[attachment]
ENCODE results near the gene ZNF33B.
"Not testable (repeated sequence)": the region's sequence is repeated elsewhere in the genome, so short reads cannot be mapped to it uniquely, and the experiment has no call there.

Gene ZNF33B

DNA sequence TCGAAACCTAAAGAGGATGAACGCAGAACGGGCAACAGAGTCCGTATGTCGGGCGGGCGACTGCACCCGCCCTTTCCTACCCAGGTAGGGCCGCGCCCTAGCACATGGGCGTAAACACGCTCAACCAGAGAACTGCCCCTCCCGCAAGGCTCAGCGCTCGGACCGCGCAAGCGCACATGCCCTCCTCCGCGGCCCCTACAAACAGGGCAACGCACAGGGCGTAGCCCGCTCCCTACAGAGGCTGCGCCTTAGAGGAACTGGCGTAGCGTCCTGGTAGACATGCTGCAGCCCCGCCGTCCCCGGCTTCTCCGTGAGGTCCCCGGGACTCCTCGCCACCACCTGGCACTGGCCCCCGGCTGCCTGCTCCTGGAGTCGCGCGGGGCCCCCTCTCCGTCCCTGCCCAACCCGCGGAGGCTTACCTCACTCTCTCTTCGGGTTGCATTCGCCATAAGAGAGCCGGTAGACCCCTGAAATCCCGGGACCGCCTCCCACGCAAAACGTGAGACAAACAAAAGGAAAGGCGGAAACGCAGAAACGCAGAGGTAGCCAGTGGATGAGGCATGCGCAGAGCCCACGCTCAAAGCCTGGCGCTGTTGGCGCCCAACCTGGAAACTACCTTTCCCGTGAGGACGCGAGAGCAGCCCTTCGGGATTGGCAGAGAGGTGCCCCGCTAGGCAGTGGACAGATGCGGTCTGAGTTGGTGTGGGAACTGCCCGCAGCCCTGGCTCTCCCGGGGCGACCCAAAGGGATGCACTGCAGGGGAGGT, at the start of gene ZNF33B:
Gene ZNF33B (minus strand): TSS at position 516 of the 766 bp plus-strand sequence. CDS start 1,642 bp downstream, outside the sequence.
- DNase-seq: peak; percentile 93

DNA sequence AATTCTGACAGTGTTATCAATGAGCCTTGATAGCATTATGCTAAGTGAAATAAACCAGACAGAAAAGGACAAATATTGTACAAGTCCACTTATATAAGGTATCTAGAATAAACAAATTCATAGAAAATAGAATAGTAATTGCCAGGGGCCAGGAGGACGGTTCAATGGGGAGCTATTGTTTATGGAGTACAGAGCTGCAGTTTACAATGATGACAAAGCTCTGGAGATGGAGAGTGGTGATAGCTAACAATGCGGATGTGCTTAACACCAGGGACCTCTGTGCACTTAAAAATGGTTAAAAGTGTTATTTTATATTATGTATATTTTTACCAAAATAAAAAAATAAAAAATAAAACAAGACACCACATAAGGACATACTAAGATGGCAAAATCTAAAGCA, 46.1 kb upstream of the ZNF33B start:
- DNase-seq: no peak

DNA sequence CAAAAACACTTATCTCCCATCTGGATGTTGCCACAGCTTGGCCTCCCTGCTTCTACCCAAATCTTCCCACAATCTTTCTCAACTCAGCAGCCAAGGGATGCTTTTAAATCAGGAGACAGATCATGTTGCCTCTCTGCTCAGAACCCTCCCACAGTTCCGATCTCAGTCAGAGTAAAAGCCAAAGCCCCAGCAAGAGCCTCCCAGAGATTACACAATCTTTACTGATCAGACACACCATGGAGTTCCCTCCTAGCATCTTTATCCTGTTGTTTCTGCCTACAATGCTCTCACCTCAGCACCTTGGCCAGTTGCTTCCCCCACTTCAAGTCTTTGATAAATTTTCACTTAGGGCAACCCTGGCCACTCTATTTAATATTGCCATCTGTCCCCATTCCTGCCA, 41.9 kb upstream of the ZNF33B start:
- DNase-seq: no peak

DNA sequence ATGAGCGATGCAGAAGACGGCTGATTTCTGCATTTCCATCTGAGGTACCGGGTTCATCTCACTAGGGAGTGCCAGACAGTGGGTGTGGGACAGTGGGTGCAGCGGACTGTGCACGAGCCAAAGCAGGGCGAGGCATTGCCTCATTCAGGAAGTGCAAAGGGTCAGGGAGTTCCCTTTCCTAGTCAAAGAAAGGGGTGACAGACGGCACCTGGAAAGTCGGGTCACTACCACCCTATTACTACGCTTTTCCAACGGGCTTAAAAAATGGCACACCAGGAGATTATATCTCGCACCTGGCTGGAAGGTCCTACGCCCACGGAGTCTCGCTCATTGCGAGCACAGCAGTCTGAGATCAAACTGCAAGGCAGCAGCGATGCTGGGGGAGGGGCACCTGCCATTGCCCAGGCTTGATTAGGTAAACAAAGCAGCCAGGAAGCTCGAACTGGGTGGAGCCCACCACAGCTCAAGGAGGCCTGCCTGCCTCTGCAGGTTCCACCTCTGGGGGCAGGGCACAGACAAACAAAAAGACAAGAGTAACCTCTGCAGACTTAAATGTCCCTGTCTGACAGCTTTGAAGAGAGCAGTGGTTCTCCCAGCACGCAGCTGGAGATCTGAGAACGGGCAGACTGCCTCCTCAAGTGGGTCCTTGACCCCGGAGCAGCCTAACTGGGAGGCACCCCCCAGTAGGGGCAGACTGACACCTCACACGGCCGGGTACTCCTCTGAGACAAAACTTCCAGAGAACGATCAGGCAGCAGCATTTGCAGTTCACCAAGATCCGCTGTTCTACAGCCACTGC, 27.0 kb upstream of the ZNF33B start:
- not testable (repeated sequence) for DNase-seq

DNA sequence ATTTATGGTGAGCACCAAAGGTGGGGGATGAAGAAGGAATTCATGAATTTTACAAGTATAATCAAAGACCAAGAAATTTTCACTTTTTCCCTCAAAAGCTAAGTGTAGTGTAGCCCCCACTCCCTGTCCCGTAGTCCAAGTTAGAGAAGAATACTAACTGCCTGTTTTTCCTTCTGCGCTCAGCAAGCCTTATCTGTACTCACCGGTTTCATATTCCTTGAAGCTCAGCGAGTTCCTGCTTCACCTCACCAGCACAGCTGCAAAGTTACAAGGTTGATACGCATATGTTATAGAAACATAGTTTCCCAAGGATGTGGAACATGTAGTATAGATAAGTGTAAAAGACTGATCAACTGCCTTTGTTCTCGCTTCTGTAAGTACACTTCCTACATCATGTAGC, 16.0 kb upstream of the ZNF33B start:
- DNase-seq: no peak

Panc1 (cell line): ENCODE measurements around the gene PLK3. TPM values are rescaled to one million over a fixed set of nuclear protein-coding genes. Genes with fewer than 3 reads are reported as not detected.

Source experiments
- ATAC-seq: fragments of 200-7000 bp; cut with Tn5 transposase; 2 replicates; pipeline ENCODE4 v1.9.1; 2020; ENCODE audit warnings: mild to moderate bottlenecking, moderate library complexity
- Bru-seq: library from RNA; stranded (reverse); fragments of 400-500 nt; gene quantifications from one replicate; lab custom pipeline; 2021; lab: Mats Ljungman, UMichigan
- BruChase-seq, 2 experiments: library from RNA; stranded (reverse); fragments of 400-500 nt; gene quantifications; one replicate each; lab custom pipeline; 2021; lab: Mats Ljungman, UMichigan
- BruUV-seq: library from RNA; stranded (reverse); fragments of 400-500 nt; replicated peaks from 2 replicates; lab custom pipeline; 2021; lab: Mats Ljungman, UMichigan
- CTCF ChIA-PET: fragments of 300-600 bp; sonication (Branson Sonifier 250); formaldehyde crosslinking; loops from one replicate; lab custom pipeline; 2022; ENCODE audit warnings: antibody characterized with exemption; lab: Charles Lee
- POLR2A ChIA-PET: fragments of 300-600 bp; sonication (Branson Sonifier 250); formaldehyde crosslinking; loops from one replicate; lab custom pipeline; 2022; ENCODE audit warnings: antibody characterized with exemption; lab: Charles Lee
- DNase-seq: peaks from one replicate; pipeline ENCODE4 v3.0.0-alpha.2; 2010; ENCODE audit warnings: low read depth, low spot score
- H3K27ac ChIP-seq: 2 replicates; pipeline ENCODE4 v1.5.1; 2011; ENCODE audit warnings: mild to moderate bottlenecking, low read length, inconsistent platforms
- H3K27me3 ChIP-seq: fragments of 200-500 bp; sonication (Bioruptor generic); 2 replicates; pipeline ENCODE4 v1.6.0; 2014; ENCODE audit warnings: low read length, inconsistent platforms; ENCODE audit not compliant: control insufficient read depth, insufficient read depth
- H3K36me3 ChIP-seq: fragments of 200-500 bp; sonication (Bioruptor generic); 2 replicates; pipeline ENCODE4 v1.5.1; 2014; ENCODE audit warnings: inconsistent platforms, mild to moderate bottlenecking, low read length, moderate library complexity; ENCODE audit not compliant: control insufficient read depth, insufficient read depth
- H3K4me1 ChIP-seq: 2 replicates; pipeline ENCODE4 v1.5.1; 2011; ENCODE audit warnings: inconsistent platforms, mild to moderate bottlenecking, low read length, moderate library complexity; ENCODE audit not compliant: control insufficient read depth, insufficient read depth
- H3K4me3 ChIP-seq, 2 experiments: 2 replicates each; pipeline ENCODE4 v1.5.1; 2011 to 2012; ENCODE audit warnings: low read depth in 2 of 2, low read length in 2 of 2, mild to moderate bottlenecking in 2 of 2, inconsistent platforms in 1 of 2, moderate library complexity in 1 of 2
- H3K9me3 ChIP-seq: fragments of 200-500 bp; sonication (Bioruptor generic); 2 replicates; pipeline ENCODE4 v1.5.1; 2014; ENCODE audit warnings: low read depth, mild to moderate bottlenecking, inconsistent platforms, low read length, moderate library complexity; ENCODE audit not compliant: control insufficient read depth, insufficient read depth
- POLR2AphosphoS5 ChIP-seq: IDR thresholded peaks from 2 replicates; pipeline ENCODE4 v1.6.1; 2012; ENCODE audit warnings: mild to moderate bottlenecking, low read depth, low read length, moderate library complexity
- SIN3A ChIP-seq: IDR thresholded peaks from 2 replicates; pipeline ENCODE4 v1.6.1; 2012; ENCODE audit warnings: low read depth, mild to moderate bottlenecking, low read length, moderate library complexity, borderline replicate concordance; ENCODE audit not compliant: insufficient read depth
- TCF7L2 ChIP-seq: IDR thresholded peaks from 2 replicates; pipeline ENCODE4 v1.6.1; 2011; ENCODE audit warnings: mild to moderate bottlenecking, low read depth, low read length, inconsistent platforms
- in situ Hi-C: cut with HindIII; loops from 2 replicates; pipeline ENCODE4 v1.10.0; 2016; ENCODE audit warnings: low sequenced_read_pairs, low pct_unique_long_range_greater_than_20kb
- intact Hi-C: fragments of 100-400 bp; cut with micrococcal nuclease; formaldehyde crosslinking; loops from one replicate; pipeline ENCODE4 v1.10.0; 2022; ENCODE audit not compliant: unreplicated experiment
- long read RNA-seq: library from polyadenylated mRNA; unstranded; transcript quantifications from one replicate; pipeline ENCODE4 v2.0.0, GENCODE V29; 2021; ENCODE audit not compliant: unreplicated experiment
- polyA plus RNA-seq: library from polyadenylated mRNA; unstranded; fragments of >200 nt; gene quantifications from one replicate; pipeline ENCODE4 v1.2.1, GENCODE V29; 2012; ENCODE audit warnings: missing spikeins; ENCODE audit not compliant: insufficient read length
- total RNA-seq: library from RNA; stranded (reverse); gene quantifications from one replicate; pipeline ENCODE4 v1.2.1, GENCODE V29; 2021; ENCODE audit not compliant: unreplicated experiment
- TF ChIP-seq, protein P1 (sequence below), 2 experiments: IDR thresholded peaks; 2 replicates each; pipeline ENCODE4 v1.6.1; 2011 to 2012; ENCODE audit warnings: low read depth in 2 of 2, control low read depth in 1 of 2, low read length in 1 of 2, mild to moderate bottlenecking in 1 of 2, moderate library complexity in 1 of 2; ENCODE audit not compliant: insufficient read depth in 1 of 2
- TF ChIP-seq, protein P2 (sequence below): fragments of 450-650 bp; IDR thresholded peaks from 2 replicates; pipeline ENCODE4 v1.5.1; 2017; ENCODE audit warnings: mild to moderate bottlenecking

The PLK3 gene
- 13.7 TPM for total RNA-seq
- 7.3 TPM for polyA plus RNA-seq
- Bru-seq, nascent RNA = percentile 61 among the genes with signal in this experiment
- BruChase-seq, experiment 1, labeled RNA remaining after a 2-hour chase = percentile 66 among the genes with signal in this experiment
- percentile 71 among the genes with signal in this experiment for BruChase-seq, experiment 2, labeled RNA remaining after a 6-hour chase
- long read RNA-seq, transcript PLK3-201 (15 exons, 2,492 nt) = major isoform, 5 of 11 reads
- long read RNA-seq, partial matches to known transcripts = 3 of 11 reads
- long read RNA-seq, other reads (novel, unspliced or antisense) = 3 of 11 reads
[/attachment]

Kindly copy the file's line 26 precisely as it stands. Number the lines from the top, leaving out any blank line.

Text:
- H3K36me3 ChIP-seq: fragments of 200-500 bp; sonication (Bioruptor generic); 2 replicates; pipeline ENCODE4 v1.5.1; 2014; ENCODE audit warnings: inconsistent platforms, mild to moderate bottlenecking, low read length, moderate library complexity; ENCODE audit not compliant: control insufficient read depth, insufficient read depth